Mammalian hearing relies upon active cochlear mechanics, which arises from outer hair cell electromotility and hair bundle movement, to amplify acoustic stimulations increasing hearing sensitivity and frequency selectivity. Here we describe the novel finding that gap junctions between cochlear supporting cells also have a critical role in active cochlear amplification in vivo. We find that targeted-deletion of connexin 26 in Deiters cells and outer pillar cells, which constrain outer hair cells standing on the basilar membrane, causes a leftward shift in outer hair cell electromotility towards hyperpolarization, and reduces active cochlear amplification with hearing loss. Coincident with large reduction in distortion product otoacoustic emission and severe hearing loss at high frequencies, the shift is larger in shorter outer hair cells. Our study demonstrates that active cochlear amplification in vivo is dependent on supporting cell gap junctions. These new findings also show that connexin 26 deficiency can reduce active cochlear amplification to induce hearing loss.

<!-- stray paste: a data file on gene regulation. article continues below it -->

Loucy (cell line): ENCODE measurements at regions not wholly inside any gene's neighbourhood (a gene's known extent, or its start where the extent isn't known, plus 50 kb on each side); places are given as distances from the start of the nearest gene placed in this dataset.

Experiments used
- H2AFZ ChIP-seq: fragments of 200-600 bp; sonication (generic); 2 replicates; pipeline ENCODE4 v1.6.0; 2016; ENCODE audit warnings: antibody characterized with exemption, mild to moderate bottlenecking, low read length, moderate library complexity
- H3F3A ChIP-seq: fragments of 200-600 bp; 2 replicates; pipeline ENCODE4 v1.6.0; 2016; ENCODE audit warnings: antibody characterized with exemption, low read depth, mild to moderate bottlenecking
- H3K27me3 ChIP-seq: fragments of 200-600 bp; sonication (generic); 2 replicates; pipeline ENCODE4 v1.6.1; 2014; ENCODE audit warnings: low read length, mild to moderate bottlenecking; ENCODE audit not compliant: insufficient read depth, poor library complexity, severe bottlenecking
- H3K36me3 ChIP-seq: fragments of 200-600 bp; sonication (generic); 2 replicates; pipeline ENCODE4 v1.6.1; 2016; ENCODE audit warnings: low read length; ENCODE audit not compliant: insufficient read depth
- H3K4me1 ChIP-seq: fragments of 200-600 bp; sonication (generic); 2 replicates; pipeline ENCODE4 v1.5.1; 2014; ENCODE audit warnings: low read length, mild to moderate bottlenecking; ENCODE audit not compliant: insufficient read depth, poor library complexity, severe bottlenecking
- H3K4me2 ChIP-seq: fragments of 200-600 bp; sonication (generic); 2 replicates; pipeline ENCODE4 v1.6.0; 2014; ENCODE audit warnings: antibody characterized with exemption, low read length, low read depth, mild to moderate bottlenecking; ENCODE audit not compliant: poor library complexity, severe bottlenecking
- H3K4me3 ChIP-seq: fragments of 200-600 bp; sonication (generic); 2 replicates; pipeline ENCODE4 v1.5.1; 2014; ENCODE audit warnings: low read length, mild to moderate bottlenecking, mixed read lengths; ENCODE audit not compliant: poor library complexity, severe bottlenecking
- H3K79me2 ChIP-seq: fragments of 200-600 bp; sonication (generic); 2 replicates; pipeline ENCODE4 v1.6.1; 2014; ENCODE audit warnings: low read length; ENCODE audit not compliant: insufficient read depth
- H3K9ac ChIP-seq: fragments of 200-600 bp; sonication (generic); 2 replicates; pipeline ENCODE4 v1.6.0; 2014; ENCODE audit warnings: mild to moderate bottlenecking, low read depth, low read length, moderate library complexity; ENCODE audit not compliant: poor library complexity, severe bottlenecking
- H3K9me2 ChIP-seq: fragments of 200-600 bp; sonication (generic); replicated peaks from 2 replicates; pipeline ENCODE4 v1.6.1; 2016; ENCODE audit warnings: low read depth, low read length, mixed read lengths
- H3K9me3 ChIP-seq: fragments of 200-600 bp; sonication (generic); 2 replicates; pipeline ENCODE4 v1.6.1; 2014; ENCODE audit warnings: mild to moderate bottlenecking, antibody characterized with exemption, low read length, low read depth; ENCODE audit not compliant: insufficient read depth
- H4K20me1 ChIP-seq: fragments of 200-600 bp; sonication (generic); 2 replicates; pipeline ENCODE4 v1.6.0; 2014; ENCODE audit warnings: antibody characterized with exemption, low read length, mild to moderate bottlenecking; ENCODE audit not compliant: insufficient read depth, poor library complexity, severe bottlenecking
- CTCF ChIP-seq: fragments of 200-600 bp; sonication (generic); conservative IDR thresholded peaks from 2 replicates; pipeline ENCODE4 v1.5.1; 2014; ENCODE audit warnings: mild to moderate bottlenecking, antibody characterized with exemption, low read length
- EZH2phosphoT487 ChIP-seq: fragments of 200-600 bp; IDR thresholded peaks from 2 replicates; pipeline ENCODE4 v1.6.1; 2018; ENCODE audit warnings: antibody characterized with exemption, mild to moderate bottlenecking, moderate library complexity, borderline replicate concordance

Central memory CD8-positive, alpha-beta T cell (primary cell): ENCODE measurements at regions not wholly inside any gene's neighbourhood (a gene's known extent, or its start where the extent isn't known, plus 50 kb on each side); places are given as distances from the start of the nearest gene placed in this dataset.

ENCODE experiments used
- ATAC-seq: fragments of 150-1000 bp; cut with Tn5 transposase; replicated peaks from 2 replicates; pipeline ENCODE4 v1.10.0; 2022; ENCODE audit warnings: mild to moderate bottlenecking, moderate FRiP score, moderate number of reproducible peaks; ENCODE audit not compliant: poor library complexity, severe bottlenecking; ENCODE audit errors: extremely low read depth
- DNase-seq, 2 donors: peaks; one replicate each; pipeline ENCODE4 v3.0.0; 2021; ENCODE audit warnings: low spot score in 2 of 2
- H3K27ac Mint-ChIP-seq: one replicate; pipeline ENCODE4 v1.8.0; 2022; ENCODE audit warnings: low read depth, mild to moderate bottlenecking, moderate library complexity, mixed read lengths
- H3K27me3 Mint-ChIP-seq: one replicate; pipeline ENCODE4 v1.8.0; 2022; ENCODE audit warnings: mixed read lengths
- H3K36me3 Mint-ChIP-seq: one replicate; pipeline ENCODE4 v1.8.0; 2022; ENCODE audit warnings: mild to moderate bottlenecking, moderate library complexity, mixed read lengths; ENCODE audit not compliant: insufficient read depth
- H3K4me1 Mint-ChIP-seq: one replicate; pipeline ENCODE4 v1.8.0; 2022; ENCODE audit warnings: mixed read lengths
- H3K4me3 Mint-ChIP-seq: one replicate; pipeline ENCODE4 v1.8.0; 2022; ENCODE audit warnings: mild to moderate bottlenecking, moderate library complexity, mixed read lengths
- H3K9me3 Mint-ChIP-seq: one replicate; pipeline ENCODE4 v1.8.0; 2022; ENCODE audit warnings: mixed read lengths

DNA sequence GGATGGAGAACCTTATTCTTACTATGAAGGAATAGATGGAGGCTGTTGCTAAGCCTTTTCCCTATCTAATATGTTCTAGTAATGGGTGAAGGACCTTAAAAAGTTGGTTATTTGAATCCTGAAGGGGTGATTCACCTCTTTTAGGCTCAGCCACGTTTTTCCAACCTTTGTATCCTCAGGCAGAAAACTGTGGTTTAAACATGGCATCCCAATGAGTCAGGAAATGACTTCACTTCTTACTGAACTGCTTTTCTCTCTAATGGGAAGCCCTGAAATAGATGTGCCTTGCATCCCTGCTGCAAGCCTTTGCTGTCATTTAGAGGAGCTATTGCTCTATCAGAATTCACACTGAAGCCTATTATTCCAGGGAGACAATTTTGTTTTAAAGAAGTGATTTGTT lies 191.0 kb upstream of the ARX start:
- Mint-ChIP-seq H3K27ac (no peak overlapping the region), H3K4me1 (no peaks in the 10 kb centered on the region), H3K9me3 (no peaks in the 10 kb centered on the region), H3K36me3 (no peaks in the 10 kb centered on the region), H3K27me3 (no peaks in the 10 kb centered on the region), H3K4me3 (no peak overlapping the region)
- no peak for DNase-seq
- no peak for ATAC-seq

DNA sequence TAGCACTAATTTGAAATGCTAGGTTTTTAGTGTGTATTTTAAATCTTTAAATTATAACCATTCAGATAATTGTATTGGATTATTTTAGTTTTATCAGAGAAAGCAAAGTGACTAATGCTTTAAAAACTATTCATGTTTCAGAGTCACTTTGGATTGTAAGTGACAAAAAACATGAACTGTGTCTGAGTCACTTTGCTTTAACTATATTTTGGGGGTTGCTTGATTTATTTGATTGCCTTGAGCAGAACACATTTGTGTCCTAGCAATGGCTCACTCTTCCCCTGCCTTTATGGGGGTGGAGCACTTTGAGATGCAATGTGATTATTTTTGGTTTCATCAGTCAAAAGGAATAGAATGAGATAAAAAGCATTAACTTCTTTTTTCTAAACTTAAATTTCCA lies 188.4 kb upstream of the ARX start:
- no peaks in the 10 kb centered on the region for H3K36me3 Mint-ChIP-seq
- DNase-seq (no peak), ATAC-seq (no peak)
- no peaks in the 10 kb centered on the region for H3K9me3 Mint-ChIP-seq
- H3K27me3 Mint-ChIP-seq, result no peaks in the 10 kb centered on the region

|State||Published - 2013|
Bibliographical noteFunding Information:
We thank Dr Guillermo Oliver at St Jude Children’s Research Hospital, Memphis, TN, for kindly providing Prox1-Cre mouse line. This work was supported by NIH R01 DC 05989.
ASJC Scopus subject areas
- Chemistry (all)
- Biochemistry, Genetics and Molecular Biology (all)
- Physics and Astronomy (all)